At this time of year residential water use begins to wane. Cooler weather, shorter days require less water on lawns and gardens. Yet, the Lake Chesdin reservoir, even with a fair amount of rain recently, remains 27 inches below its typical water level, even though better than the late August low of minus 56 inches. But even 56 inches down pales in comparison to 2010 when Lake Chesdin was 138 inches below normal.
The Appomattox River Water Authority (ARWA) monitors the Lake Chesdin reservoir and treats the water so residents and businesses can safely consume the water. The ARWA board, made up of representatives from five jurisdictions served by the ARWA, makes the call on when to recommend volunteer, mandatory or emergency water restrictions. The ARWA and Lake Chesdin serves the southern area of Chesterfield, Colonial Heights, Dinwiddie, Prince George Counties and the City of Petersburg.
“Until the trees lose their leaves and reducing evaporation as the days become shorter, the reservoir level will remain low,” said ARWA Executive Director Robert C. Wichser, who supervises the day to day operation of the reservoir. “The watershed that supplies Chesdin reaches as far as Farmville and includes 133,000 square miles.”
According to Wichser, it will take a tropical rain-event that will dump about four inches of rain on the watershed to restore the reservoir to normal levels.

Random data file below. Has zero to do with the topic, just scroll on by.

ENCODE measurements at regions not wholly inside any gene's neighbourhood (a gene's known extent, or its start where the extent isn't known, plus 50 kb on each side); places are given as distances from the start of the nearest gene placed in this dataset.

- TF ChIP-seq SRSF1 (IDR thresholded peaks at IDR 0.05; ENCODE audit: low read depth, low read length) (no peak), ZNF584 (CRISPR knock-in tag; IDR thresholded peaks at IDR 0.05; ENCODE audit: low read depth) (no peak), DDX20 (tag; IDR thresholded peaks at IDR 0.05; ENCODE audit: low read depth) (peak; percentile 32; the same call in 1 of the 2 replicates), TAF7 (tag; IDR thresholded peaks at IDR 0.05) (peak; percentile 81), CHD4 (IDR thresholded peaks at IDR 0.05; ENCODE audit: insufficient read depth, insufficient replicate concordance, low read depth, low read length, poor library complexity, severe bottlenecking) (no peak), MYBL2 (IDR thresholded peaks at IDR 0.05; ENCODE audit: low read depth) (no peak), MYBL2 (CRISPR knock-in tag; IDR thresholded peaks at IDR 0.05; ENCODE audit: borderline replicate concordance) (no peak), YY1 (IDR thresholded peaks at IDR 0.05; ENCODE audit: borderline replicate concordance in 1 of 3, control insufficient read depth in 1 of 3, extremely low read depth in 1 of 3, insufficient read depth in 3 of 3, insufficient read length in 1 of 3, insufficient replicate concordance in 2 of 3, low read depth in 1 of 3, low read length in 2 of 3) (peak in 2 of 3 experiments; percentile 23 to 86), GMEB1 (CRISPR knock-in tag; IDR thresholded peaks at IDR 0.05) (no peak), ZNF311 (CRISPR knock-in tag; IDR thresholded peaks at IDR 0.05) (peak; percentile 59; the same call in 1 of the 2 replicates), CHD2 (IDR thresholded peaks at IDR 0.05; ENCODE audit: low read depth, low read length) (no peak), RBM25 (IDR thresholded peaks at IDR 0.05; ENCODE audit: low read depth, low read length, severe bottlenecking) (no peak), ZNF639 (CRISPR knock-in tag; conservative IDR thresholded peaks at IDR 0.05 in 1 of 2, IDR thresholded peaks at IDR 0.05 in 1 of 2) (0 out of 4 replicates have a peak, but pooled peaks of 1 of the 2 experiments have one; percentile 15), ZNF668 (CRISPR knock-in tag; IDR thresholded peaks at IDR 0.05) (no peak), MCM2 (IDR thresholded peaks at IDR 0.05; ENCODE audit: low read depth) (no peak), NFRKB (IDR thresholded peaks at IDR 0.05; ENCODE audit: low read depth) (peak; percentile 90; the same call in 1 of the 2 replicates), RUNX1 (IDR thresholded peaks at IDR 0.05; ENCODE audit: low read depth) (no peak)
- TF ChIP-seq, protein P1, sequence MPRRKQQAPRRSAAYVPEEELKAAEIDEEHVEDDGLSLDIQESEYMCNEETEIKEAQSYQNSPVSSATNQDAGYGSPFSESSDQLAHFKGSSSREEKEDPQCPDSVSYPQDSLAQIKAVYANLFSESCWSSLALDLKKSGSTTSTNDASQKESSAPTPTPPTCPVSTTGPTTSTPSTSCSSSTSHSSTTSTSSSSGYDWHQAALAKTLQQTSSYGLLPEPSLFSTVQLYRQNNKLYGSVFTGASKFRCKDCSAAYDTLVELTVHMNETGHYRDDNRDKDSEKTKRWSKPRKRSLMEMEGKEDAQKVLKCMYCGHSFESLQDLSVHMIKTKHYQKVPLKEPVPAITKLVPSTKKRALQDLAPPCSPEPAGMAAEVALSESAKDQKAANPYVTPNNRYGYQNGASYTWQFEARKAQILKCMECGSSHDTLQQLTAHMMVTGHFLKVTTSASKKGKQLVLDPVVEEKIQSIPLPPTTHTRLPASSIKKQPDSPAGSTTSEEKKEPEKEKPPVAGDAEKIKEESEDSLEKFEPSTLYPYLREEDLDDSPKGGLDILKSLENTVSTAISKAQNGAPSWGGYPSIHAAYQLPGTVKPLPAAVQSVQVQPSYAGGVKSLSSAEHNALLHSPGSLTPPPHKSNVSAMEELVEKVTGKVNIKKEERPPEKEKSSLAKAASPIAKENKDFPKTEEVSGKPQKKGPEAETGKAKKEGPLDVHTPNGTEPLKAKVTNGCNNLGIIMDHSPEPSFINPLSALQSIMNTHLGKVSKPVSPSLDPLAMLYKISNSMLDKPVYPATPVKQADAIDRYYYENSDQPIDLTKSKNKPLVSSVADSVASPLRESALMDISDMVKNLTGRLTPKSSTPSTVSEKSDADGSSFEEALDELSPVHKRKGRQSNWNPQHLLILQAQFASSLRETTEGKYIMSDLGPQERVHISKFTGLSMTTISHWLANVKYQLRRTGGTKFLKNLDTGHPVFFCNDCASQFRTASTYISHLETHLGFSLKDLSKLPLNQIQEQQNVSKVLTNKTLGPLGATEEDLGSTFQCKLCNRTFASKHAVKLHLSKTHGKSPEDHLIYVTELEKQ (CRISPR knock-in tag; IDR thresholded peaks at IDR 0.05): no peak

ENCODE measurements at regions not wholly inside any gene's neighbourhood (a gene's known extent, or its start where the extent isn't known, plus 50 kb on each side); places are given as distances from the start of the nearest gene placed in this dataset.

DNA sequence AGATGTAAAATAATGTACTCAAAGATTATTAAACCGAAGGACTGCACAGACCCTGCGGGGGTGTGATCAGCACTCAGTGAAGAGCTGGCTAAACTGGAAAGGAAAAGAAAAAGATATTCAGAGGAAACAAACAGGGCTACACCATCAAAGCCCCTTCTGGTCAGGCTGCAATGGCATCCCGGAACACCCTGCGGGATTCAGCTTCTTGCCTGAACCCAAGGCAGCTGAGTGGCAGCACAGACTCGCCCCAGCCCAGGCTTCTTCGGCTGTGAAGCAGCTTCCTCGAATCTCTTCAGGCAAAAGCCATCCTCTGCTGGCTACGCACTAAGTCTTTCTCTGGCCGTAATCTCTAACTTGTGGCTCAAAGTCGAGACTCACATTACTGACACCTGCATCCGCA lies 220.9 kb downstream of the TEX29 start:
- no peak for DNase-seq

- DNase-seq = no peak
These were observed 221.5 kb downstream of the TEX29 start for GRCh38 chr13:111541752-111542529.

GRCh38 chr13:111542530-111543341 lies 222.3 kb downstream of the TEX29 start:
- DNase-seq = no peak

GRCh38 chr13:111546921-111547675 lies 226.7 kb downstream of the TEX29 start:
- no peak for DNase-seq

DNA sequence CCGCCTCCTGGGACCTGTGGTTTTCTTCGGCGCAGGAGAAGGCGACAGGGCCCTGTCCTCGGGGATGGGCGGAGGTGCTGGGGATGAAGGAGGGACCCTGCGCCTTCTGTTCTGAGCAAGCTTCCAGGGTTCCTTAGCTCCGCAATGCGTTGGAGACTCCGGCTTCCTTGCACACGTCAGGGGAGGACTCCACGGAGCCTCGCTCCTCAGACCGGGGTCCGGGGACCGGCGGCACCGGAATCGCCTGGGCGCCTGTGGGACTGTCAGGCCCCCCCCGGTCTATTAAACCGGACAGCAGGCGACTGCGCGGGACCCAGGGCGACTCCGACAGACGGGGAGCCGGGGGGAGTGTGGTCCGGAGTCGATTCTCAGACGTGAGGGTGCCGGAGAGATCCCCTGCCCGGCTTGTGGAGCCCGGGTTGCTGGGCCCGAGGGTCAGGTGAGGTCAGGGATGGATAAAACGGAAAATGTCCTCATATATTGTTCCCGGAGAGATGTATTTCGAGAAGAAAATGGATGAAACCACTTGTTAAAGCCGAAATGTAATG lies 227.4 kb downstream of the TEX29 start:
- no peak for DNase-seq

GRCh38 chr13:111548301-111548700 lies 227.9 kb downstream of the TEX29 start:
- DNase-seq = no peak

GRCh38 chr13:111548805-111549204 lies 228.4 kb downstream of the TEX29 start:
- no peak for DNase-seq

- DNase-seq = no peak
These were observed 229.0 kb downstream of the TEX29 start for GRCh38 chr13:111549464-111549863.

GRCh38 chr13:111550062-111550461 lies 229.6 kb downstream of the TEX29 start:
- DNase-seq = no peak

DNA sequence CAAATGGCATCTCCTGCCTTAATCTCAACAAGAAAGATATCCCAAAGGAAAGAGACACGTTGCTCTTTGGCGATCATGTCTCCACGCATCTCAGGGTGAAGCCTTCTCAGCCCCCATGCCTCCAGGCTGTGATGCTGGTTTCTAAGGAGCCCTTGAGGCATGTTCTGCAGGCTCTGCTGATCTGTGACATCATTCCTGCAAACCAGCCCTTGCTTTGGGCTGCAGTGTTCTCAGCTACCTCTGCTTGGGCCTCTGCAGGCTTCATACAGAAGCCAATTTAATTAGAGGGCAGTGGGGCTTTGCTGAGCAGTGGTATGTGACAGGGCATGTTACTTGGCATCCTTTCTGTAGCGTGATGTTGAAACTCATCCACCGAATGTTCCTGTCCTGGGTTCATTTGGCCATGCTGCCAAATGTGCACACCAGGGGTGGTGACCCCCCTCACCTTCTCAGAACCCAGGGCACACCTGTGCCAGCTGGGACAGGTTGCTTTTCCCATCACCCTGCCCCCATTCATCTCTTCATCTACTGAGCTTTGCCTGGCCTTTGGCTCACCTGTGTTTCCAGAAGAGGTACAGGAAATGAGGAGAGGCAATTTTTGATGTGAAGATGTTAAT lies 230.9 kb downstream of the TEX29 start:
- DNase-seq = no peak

Water restrictions affected the entire county. George Hayes, assistant director of Chesterfield’s utility department, said that in some cases, restrictions can be lifted in November, but it remains undecided until ARWA meets. On October 18, the board, which controls water restrictions and other reservoir concerns, will meet to discuss and decide on whether mandatory water restriction should remain in place.
There are three levels of restrictions: voluntary restrictions, mandatory restrictions and emergency restrictions. Emergency level restrictions go into effect when there are only 200 days of drinking water left in the reservoir.
The ARWA has also improved its water release policy. Water that is allowed to be released at the dam has been changed since 2010. Although Chesterfield suffered quite a drought this year, the county reached only mandatory restrictions.
“We typically top-out levels at the lake in April,” Hayes said, indicating the worst would be over in November. “We would like to thank our customers for their conservation efforts. We had vast numbers of people complying with the restrictions.”